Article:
“I am not an Athenian or a Greek, but a citizen of the world.”
There is life beyond the UK and the National Curriculum!
It is sad fact that many courses and schemes of work, in their present format, are so narrow in the approach to enriching and enhancing learning that we see, almost on a daily basis, a jumping-through-hoops approach to education: with an educational straightjacket imposed on all students.
We are bombarded with continuous data streams of data, the origin and basis of which is often only justified by its simplicity, that we forget about important aspects of education in the modern, global world, stretching well beyond the confines of our school walls.
First and foremost we are dealing with individuals, with each individual having preferences in learning, and different interests. We cannot hope to match individual learning preferences and interests by expecting all students to follow a common course.
Secondly, it is quite obvious that we live in a world where the technological advances have enabled global communities to become a reality, not a virtual dream. Students around the world now access information related to their interests almost instantly, using the internet and other online facilities. Our daily lives are no longer just influenced by events within the confines of the shores around UK.
2. Is it really that important?
Make no mistake, The Global Dimension to the school curriculum is now high on the agenda
“The school curriculum should contribute to the development of pupils’ sense of identity through knowledge and understanding of the spiritual, moral, social and cultural heritages of Britain’s diverse society and of the local, national, European, Commonwealth and global dimensions of their lives. The school curriculum should … secure their commitment to sustainable development at a personal, local, national and global level.”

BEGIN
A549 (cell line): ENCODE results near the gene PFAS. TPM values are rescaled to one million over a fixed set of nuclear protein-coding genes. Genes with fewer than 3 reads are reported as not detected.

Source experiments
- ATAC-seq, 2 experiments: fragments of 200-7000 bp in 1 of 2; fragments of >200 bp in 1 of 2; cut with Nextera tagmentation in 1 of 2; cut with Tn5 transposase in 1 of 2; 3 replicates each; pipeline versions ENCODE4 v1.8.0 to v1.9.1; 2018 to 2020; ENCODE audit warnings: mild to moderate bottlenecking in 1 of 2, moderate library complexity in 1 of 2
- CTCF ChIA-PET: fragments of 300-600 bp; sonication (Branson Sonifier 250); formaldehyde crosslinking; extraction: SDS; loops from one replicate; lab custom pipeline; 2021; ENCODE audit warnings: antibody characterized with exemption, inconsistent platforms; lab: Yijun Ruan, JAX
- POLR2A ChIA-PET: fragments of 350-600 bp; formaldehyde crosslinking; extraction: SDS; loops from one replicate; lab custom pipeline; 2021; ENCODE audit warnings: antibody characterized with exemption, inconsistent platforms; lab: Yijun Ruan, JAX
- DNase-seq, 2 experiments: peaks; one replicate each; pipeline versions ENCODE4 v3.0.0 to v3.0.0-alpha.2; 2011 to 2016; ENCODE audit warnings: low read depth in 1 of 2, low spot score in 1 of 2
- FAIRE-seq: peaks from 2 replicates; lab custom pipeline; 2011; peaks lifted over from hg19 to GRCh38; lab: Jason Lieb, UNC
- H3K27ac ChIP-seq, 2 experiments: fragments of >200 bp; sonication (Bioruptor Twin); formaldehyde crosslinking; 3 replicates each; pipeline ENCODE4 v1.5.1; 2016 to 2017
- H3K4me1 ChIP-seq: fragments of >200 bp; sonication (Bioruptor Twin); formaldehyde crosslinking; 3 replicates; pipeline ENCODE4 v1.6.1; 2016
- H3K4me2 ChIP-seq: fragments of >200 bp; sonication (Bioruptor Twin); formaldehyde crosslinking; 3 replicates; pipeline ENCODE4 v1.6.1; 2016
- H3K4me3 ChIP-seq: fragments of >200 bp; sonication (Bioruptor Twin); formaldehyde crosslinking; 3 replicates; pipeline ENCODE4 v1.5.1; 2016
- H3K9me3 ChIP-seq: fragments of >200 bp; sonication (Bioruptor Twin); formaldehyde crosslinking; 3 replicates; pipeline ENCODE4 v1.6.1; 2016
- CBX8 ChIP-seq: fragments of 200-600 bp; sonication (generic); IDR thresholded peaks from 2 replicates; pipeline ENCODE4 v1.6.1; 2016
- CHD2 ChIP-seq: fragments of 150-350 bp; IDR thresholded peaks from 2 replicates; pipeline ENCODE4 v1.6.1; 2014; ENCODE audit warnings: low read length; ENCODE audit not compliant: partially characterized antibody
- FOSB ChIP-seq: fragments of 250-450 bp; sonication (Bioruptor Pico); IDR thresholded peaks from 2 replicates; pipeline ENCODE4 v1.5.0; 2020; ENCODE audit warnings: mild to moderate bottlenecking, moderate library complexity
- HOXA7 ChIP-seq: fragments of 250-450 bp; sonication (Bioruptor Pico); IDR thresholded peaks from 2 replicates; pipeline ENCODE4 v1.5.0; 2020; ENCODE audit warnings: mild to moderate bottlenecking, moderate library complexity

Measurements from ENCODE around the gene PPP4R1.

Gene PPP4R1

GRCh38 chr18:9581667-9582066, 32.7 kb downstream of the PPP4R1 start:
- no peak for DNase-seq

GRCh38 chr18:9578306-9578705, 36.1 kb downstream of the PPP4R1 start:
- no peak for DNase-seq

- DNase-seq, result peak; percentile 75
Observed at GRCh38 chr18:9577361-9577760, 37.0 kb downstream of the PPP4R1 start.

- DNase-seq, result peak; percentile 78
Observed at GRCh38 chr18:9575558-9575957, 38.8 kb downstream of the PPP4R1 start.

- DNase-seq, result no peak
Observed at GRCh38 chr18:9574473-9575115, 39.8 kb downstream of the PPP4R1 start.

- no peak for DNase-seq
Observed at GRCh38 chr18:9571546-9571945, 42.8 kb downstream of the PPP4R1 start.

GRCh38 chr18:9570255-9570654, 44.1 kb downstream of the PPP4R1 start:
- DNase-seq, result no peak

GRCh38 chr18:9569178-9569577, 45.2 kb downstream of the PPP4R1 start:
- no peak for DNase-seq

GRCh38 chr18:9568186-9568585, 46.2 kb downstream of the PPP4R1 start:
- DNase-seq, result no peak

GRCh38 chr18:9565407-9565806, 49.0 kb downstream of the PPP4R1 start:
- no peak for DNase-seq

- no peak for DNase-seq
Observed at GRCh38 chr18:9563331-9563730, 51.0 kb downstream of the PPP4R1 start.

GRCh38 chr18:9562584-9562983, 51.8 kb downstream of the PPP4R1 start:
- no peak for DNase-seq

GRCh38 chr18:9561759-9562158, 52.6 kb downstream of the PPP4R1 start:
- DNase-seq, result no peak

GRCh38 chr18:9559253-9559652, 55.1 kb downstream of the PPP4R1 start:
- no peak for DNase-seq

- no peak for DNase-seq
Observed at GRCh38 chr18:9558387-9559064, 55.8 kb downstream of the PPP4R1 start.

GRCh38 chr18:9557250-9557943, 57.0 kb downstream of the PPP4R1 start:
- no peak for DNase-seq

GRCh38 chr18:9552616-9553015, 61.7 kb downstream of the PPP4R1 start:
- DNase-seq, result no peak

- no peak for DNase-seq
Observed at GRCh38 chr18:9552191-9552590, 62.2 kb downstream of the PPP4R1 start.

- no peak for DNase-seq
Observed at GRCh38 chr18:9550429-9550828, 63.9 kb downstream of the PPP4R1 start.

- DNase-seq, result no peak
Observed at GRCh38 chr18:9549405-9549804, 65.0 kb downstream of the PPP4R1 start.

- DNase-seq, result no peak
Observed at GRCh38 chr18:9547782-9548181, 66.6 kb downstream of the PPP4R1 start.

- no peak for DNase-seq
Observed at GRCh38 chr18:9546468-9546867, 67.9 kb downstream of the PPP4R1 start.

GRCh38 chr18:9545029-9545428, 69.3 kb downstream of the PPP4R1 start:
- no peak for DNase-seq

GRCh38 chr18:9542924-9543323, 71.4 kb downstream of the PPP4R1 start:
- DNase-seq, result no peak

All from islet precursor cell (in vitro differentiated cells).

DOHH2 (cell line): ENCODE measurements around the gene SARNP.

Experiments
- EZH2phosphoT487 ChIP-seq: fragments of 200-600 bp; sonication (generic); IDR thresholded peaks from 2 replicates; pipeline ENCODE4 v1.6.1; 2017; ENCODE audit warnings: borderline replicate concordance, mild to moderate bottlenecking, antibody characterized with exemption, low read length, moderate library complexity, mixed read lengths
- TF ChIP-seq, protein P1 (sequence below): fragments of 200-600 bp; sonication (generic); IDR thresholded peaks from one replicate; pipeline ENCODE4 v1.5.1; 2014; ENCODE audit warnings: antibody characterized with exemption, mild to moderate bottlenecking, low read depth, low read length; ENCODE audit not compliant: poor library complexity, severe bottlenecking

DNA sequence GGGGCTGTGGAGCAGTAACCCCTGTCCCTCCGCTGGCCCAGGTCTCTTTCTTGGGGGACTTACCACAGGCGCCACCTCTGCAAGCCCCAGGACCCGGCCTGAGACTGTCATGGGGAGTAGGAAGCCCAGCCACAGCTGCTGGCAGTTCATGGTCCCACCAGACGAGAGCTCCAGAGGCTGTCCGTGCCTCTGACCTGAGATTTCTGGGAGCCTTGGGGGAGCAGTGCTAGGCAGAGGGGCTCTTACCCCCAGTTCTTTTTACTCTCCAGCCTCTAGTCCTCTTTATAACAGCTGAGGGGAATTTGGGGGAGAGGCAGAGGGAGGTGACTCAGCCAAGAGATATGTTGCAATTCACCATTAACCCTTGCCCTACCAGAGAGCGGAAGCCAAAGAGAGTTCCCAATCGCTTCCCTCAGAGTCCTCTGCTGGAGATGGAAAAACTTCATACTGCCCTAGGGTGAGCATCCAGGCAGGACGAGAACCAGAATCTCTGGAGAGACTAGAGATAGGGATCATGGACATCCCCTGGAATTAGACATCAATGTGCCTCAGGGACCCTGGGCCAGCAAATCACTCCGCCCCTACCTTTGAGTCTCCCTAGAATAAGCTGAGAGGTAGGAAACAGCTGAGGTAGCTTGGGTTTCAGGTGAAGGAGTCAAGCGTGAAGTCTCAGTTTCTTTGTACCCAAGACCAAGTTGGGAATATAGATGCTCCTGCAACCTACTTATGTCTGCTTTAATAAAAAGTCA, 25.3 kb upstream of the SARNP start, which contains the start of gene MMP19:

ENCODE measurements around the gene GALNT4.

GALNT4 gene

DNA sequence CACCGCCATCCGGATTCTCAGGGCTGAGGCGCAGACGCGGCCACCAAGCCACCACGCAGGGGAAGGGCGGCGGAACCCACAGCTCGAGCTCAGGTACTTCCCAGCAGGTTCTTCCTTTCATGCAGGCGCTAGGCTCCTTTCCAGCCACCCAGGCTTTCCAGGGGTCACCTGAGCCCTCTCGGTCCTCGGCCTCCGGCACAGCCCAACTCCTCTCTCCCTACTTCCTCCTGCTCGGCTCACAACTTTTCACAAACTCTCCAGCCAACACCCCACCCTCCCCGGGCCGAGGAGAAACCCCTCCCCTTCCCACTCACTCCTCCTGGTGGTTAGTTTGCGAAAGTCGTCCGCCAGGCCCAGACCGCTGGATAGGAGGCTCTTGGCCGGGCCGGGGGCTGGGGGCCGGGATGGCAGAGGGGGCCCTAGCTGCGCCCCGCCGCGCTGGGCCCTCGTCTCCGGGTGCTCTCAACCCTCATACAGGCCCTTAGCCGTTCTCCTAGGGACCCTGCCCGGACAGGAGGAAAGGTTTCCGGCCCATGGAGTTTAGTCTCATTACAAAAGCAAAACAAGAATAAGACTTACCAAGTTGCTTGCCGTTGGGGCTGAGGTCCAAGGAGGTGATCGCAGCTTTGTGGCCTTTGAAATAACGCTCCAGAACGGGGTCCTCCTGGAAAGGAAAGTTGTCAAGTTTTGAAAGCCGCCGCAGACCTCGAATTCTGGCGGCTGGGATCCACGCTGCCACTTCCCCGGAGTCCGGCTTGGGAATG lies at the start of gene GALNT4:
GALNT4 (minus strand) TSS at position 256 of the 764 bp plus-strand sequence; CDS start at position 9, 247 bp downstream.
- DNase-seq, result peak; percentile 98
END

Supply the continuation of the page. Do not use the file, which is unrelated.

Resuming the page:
Statement on values, aims and purposes, The National Curriculum in England, Qualifications and Curriculum Authority (QCA), 2000
“ Young people in the UK are growing up in an increasingly global context. There is a global dimension to all aspects of their daily lives the clothes they wear, the food they eat, the music they listen to, their holidays and the careers
they choose. Understanding issues such as ‘sustainable development’ is rapidly becoming critical for the quality of our lives and the future of the planet. International trade, travel and communications mean that local communities are often deeply affected by what happens in different parts of the world. Young people need to develop skills, such as critical thinking and relating their own experiences and knowledge to wider issues, in order to participate fully in this global society. Thus the global dimension is applicable across the curriculum and is increasingly relevant in science.”
ASE : A Global Dimension : www.ase.org.uk
3. What skills, exactly, does a global dimension promote?
Underlying the notion of a global dimension to the curriculum are eight key concepts. These underpin subject areas and help us clarify what the global dimension means:
Citizenship: gaining the knowledge, skills and understanding necessary to become informed, active, responsible global citizens
Sustainable development: understanding the need to maintain and improve quality of life now without damaging the planet for future generations
Values and perceptions: developing a critical evaluation of images of the developing world – the ‘South’ – and an appreciation of the effect these have on people’s attitudes and values
Interdependence: understanding how people, places and environments are all inextricably interrelated and that events have repercussions on a global scale